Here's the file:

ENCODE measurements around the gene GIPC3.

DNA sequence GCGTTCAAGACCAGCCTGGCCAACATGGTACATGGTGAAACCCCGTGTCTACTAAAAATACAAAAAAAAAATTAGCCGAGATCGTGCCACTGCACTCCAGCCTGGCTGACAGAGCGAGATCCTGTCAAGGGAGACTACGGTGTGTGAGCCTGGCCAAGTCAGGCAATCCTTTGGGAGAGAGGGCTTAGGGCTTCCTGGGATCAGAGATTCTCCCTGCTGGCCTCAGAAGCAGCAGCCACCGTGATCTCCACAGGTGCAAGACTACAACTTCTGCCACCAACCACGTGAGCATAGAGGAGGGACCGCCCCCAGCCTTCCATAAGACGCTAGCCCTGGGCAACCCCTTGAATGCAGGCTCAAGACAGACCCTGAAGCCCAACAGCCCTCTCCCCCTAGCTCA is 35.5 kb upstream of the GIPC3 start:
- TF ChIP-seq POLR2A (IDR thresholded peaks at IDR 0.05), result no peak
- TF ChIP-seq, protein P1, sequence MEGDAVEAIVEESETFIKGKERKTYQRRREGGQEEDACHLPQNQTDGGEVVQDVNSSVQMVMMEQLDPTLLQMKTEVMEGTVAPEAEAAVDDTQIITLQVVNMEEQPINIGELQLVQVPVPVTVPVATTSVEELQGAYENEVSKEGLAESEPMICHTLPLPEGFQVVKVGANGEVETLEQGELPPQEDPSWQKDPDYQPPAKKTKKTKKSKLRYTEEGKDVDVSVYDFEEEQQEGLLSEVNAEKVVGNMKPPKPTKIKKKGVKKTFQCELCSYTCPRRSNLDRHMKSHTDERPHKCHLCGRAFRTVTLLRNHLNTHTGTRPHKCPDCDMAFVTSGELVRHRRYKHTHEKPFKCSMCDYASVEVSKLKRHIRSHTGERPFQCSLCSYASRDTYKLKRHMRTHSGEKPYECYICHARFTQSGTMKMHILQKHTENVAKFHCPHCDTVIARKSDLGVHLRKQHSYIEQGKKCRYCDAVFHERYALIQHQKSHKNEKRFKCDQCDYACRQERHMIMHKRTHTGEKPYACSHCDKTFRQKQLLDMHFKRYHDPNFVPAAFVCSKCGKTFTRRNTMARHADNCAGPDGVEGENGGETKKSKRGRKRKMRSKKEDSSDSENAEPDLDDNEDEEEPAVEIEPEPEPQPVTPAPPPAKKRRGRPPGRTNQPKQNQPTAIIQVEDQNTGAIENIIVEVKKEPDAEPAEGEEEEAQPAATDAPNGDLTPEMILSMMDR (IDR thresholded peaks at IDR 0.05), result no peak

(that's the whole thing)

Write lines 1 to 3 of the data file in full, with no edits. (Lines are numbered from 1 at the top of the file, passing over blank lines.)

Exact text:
ENCODE measurements around the gene GIPC3.

DNA sequence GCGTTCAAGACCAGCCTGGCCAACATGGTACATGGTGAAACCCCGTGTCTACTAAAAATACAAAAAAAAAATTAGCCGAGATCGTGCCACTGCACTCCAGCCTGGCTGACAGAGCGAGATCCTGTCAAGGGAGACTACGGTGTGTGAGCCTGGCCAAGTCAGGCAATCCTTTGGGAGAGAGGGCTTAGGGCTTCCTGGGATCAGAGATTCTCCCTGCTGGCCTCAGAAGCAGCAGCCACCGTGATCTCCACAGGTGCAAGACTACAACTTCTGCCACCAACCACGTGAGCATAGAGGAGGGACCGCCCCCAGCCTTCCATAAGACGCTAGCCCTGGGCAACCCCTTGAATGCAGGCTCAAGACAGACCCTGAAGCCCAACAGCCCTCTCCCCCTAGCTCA is 35.5 kb upstream of the GIPC3 start:
- TF ChIP-seq POLR2A (IDR thresholded peaks at IDR 0.05), result no peak